The Pipeline Fire, which began Sunday morning just north of Flagstaff, continued to grow and prompted additional evacuations as of Monday.
Fire officials estimated the fire was about 5,000 acres in size, although said the exact size is unknown.
Smoke was visible from Flagstaff and the fire was moving due to windy conditions. Wind swept smoke through Schultz Pass toward Doney Park. Strong winds continued to move the fire northeast on Monday.
The Federal Emergency Management Agency will assist the state through federal funds, the federal agency announced Monday morning. A fire management assistance grant will fund up to 75% of firefighting costs using federal dollars.
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Arizona submitted a request for the federal grant on Sunday, as the fire had the potential of impacting 2,100 homes in the areas of Doney Park, Timberline and Black Bill Park. Schools, cultural sites and other infrastructure could be impacted as well, according to FEMA.
As of Monday morning, 344 fire personnel were working on the fire, according Coconino County Emergency Management. The fire was 1% contained. Numerous neighborhoods had been ordered to evacuate.
Two other fires were burning nearby to the northeast — the Haywire Fire and the Double Fire, which are expected to merge.
The fire was burning six miles north of Flagstaff and just west of Schultz Pass.
A fire lookout first reported the wildfire at 10:15 a.m. on Sunday. The fire involves pine, grass and brush.
The cause of the fire remained under investigation. The U.S. Forest Service arrested a man in connection with the fire and charged him with federal natural resource violations.
Firefighters on Monday were working to put out the fire and prevent it from going near communities, per Forest Service officials. Strong winds and warm weather were posing challenges.
Three hotshot crews plus other firefighters, 11 engines, three water tenders, four dozers, air resources and others were battling the fire on Monday, according to the Forest Service. No injuries had been reported as of mid-day Monday.
A Type 2 Incident management team from California was expected to arrive Monday to take over management of the fire.
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To the northeast of the Pipeline Fire, and east of Sunset Crater, is another wildfire, which was reported early Monday morning. It was over 2,400 acres as of Monday morning, per county fire officials. Crater Estates was in “Go” evacuation status.
Haywire’s cause was undetermined, but suspected to be from lightning days earlier. It started 7.5 miles northeast of Doney Park. Ten engines were at the fire on Monday and dozers had been ordered.
A third fire — Double Fire — was also burning two miles south/southwest of where the Haywire Fire started. It was about 500 acres in size as of midday Monday, and potentially also caused by lightning.
Haywire Fire will likely combine with Double Fire, according to fire officials. Both were 0% contained.
The three fires are near the Tunnel Fire burn scar. That fire burned nearly 20,000 acres in April.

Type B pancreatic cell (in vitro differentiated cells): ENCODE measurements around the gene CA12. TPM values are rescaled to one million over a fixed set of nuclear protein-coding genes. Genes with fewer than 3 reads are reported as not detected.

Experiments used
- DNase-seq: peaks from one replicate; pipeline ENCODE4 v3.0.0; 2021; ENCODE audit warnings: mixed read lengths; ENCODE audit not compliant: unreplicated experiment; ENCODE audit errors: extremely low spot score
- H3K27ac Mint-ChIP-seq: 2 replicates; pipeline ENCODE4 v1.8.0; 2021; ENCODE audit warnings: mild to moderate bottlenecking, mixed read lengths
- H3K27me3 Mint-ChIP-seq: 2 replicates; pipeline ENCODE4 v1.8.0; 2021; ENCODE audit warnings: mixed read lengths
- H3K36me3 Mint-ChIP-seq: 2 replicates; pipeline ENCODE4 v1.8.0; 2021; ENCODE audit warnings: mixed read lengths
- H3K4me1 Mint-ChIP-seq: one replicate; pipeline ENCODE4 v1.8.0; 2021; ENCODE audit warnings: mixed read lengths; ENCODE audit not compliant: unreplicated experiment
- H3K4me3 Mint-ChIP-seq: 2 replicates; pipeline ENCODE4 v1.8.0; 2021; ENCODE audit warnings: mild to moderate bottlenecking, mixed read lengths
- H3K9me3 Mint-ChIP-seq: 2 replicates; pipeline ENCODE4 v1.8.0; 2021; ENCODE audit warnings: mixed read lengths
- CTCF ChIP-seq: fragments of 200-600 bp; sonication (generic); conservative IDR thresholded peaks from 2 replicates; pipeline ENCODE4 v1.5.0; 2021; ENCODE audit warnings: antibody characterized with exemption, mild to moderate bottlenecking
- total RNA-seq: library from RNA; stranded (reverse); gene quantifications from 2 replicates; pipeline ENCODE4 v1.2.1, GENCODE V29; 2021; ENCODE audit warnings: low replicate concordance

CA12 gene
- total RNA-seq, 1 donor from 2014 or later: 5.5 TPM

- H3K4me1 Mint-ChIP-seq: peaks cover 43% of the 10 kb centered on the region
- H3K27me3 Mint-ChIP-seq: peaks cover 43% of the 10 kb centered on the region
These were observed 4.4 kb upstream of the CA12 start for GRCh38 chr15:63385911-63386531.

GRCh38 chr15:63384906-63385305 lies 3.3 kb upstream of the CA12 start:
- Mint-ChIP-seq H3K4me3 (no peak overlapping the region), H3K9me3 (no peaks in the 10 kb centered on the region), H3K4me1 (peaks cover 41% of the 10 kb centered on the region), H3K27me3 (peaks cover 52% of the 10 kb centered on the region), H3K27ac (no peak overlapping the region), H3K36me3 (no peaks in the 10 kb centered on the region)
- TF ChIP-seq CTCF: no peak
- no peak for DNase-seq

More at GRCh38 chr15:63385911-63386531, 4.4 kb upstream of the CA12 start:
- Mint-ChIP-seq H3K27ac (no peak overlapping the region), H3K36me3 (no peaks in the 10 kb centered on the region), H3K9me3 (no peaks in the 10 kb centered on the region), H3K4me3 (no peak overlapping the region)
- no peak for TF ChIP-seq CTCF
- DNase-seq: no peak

Multiple areas north and northeast of Flagstaff were in “Go” status as of Monday morning, meaning residents should evacuate right away.
Areas in “Go” status included:
Evacuations are managed by the Coconino County Sherriff’s Office and Emergency Management.
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Areas in “Set” status as of Monday morning included:
All other areas nearby are in “Ready” status, according to Coconino County Emergency Management.
“Ready” means residents should prepare to evacuate, watch the situation and pack important items. “Set” means people should prepare to evacuate when given notice. “Go” means leave immediately.
U.S. 89 was closed in both directions north of Flagstaff. The southbound side was closed at milepost 445 and the northbound side was closed at milepost 425. There is no estimated time for the road to reopen.
Nearly the entire northern part of the Coconino National Forest was closed from Interstate 40 to the north.
Critical fire conditions, including warm and windy weather, are exacerbating the fire. The wildfire was being pushed toward the east and Schultz Pass.
Smoke on Monday morning was moving to the northeast and onto the Navajo and Hopi reservations, according to the Arizona Department of Environmental Quality. Strong winds were expected to keep some smoke close to the ground, particularly impacting the north side of Doney Park. Lighter smoke impacts were expected further from the fire, like on the Navajo and Hopi reservations, per the department.
Monday overnight winds may be lighter than Sunday, which could cause some smoke to drain. Smoke that doesn’t settle into Fort Valley, Flagstaff and Doney Park overnight may lift by Tuesday morning, according to ADEQ.
Monday’s forecast indicated strong winds with gusts up to 40-50 miles per hour, plus low humidity, according to the National Weather Service Flagstaff. Those conditions help wildfires spread rapidly.
Winds may be slightly lighter on Tuesday, lessening smoke impacts.
Strong winds on Sunday pushed the Pipeline Fire more than 15 miles. No structures or homes had been destroyed as of Sunday.
The American Red Cross opened a shelter at Sinagua Middle School in Flagstaff for residents evacuated due to the Pipeline Fire.
The Navajo Nation was also offering emergency shelter at the Twin Arrows Navajo Casino Resort, with information available at 928-856-7200.
There’s an animal shelter at Fort Tuthill, run by the Coconino Humane Association. High Country Humane has evacuated, but is assisting with the stables at Fort Tuthill.
The fire call center number is 928-679-8525.
Reach the reporter at Alison.Steinbach@arizonarepublic.com or at 602-444-4282. Follow her on Twitter @alisteinbach.
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